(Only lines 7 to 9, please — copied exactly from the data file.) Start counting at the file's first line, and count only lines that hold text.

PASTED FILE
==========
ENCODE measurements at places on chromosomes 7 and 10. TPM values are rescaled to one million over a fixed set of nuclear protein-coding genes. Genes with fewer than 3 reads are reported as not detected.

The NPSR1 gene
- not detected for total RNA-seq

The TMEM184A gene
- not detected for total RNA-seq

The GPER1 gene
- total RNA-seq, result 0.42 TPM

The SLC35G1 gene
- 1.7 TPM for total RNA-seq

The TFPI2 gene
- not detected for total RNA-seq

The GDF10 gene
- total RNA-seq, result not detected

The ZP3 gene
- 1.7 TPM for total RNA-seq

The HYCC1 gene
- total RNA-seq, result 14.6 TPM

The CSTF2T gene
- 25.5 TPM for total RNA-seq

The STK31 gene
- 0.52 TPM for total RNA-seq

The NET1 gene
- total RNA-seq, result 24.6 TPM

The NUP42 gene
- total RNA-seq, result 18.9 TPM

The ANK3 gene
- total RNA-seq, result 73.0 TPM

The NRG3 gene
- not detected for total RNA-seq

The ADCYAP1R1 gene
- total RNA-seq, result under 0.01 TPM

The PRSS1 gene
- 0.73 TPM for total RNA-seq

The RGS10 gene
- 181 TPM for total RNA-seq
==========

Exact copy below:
- total RNA-seq, result 0.42 TPM

The SLC35G1 gene
- 1.7 TPM for total RNA-seq